Article from NST:
Long, short or tall - scientists claim that matching your shape to a sport could turn you into a medal winner. It is said that choosing your parents is the most important step towards reaching the top in sport, with genes determining physique and how your body functions.
Experts say body build is a crucial factor in determining aptitude for sport. Professor Andy Jones, the chair of applied physiology at the University of Exeter's school of sport and health sciences, goes as far as to say that "success at elite level is largely down to nature" rather than nurture.
"In Olympic finals, the importance of body type is quite obvious," he says. "The build of a marathon runner, for instance, is very different from that of a hammer thrower or hockey player."
Professor Richard Davison, the chair of the British Association of Sport and Exercise Sciences and an exercise physiologist at Napier University in Edinburgh, agrees. "If you are short, you are never going to be a top-class basketball player. If you are too tall, you will not make a world-class gymnast."
Quite how exact the emerging science of kinanthropometry (The measurement of body shape, size and limb proportion) can be was demonstrated by Dr. Niels Secher, an exercise scientist at the University of Copenhagen.
He attempted to predict the speed of competitive rowers based only on their body size and the weights of their boats. He was accurate to within one per cent.
SIZE matters in rowing - elite male rowers are tall, muscular and weigh as much as 114kg but have low levels of body fat - and Dr Secher says that "bigger muscles allow them to use more oxygen, which means more power".
Limb length is also as important factor in some sports. Dr. Clare Hencken, of Portsmouth University, has found that good footballers have long thigh muscles, and Kenyan athletes, who hold many middle and long-distance running world records, have high calf muscles, a genetic trait that is thought to enhance running technique.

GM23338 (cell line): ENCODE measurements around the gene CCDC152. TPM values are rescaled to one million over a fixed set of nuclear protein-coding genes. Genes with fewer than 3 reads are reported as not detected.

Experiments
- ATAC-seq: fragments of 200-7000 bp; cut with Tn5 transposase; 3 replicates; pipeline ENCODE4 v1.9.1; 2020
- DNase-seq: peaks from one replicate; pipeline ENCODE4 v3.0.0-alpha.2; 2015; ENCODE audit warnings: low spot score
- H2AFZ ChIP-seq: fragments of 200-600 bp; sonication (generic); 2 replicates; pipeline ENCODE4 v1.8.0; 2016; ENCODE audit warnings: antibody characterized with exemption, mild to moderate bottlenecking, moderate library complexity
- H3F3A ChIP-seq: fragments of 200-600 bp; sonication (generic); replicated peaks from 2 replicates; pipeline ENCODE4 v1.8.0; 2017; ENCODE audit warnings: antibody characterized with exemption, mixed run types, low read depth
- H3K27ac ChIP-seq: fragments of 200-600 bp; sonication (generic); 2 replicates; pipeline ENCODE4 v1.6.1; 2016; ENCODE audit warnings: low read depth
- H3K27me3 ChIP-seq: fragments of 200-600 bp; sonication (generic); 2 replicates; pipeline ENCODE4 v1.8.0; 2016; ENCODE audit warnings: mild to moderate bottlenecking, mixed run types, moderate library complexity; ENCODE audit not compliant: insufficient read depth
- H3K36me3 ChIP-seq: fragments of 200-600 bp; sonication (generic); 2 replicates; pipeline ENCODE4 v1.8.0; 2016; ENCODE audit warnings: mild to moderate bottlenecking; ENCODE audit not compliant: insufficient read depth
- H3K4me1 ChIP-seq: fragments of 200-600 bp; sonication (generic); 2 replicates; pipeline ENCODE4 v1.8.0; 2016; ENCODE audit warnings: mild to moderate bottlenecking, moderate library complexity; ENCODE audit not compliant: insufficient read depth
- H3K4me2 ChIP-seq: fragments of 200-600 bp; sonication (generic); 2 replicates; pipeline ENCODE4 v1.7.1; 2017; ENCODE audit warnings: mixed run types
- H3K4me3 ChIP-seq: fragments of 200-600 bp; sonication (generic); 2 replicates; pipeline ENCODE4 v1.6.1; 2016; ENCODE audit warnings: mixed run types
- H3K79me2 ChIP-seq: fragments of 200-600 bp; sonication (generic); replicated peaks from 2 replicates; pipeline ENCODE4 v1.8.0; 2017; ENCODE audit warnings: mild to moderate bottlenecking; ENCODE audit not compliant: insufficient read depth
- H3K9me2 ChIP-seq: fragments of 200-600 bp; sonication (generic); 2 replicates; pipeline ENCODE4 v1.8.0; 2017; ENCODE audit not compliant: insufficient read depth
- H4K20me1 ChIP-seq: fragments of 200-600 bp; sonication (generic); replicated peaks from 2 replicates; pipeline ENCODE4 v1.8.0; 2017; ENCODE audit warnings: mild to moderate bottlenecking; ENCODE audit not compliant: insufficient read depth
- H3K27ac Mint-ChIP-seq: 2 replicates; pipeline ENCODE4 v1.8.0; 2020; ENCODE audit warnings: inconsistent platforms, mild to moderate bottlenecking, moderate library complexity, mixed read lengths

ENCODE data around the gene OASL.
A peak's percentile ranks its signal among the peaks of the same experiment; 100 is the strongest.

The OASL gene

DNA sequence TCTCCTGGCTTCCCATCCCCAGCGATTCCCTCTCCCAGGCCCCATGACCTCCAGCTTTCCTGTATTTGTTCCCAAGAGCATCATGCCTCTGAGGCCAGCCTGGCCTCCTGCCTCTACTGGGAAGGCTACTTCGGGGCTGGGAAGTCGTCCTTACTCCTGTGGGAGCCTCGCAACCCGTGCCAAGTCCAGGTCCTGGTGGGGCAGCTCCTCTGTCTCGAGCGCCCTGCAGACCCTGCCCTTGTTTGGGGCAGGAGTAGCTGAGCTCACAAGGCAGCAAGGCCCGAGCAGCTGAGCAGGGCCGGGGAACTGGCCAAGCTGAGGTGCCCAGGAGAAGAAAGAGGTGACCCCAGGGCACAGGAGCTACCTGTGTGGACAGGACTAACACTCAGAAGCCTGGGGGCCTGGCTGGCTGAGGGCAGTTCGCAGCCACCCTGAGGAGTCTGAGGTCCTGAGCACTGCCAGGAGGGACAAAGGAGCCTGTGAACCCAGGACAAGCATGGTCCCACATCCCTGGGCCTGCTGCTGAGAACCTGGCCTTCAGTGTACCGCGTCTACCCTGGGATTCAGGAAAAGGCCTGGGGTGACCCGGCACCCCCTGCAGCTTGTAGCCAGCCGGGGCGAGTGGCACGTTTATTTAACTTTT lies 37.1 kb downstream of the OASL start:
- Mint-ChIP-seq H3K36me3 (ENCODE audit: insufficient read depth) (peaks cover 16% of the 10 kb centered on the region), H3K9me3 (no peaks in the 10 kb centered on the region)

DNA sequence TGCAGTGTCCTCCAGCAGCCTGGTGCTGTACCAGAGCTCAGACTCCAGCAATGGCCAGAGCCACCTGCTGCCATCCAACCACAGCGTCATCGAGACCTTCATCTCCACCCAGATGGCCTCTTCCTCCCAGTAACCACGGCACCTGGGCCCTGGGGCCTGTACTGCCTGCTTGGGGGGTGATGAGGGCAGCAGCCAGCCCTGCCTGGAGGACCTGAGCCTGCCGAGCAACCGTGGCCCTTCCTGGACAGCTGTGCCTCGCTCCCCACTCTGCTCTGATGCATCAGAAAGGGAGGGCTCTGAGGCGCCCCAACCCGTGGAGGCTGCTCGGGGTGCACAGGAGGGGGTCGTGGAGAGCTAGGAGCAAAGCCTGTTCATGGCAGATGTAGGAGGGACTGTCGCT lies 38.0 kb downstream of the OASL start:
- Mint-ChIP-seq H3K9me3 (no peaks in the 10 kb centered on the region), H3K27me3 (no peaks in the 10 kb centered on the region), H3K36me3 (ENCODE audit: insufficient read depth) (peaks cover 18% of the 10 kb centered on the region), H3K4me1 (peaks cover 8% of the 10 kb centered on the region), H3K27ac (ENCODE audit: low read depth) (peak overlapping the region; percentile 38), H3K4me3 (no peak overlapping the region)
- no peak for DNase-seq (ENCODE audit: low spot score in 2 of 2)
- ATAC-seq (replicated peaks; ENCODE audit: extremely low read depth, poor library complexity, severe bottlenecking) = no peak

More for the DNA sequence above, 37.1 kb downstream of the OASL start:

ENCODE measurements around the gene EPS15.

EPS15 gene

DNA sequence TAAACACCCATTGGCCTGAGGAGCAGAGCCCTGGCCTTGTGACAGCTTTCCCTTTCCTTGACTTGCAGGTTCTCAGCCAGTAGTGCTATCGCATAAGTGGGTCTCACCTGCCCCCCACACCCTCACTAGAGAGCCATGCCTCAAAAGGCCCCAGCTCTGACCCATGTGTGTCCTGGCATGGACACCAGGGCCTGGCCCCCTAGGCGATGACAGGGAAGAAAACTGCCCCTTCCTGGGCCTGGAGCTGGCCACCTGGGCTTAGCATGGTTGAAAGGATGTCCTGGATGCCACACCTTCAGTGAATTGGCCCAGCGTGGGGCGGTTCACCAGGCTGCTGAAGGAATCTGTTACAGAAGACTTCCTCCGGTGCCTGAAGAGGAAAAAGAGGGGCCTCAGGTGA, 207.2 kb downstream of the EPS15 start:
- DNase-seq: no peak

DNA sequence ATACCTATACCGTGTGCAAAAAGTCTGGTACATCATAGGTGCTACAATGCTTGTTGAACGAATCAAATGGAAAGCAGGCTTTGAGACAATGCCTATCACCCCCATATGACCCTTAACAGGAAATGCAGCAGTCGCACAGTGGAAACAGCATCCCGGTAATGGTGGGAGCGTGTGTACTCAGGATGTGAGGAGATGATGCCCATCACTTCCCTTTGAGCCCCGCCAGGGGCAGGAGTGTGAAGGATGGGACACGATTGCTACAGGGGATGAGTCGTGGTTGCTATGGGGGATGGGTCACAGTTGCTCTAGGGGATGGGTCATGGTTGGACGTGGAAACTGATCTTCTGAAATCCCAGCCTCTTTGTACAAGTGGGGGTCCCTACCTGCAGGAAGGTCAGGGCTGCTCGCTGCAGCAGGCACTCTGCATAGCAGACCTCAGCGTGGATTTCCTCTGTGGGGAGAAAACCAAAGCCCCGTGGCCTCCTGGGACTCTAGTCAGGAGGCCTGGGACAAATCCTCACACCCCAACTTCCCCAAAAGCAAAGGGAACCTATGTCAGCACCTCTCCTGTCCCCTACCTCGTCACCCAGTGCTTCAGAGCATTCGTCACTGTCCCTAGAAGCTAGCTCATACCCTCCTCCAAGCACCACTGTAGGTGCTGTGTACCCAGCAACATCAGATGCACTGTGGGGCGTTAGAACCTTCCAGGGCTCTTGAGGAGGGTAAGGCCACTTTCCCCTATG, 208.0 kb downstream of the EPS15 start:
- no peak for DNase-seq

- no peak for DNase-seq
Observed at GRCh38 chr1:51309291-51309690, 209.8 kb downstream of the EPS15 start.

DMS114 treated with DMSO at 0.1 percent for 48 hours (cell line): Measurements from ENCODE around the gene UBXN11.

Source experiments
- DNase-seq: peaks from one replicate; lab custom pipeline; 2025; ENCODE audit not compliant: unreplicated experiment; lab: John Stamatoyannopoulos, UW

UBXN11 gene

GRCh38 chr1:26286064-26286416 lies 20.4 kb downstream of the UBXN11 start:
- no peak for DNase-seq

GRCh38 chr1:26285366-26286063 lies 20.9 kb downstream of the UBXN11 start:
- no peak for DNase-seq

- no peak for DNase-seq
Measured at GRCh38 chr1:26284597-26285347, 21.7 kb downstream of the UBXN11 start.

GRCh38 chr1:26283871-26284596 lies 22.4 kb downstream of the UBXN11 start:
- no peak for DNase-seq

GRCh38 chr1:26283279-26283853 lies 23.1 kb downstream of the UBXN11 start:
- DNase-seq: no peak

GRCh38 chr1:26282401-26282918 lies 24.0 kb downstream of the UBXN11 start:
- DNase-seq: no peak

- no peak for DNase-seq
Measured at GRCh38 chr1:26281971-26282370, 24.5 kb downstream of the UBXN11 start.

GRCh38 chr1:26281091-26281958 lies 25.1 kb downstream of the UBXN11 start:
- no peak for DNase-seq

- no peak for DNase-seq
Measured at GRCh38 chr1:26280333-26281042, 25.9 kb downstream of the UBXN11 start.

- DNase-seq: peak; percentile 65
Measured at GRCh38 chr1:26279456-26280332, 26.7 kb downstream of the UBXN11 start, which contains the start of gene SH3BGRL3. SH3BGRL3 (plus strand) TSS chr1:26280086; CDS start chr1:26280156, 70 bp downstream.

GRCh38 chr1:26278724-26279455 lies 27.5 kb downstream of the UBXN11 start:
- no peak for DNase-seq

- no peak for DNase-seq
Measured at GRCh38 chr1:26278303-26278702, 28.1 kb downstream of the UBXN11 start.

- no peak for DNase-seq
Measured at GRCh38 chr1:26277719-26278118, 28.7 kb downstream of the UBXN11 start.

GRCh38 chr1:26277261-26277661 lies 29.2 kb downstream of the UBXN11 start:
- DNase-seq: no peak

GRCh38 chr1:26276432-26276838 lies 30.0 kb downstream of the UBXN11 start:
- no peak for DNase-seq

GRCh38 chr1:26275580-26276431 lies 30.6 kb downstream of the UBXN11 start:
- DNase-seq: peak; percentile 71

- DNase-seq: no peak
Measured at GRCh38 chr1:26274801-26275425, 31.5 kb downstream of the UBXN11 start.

Sprinters tend to be tall and muscular but with slim lower legs and fairly narrow hips, which gives them a biomechanical advantage and they have a genetically higher proportion of fast twitch muscle fibres than, say, marathon runners.
So important a factor is body type that it is being used to identify potential champions for the London 2012 Olympics and beyond.
Last year, UK Sport and the EIS launched a talent identification scheme, called Sporting Giants, in which they urged potential athletes to come forward, providing they fulfilled the criteria of being tall (190cm for men, and 180cm for women), young (between 16 and 25) and with some sort of sporty background. About 4,800 people responded. Sporting Giants is a big attempt to identify future Olympic champions.
It is a modern and more ethical take on the searches infamously carried out in former Soviet bloc countries and China to identify genetic ability for sport at an early age.
Chelsea Warr, UK Sport's talent identification lead officer says that physical characteristics are just part of the package. Talent scouts are also looking for "games intelligence, the innate ability some people have to be in the right place at the right time", and "coachability", both vital for future champions. Even then, success isn't guaranteed.
"It takes six to eight years of hard graft for a promising athlete to get to the point where they can think about winning medals," she says.